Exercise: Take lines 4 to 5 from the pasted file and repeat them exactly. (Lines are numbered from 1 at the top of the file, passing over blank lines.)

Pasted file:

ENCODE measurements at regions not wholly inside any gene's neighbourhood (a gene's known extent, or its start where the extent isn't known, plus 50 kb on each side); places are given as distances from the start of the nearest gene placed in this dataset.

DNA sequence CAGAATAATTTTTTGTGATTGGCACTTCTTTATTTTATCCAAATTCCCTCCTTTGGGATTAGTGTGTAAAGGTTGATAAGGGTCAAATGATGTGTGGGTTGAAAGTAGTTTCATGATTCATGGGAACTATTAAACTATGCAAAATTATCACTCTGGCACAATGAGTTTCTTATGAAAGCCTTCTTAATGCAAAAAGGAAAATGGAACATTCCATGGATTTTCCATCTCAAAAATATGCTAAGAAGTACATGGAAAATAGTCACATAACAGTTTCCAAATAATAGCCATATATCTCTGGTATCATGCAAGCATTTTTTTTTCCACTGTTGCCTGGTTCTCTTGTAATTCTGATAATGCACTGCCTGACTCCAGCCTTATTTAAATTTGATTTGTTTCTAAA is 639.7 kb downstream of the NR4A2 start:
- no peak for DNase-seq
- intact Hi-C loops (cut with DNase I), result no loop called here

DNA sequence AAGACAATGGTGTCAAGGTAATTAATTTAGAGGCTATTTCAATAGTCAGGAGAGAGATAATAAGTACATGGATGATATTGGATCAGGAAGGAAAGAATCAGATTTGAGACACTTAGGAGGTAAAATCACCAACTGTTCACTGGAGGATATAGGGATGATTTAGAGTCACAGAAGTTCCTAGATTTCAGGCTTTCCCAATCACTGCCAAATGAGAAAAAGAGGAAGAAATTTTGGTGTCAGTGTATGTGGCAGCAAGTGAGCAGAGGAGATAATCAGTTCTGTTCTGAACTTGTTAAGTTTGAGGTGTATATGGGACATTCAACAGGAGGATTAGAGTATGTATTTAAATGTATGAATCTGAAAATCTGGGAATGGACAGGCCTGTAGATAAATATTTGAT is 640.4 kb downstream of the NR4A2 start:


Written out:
- intact Hi-C loops (cut with DNase I), result no loop called here

DNA sequence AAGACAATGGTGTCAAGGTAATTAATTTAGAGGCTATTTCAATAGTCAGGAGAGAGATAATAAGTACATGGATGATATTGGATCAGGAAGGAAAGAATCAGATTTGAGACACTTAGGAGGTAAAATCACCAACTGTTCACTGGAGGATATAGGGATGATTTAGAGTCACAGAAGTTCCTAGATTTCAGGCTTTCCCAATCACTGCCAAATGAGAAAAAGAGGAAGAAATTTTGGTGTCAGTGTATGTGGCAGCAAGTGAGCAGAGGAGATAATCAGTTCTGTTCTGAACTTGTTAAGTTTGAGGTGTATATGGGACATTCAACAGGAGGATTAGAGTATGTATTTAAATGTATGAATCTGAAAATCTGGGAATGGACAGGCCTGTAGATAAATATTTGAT is 640.4 kb downstream of the NR4A2 start: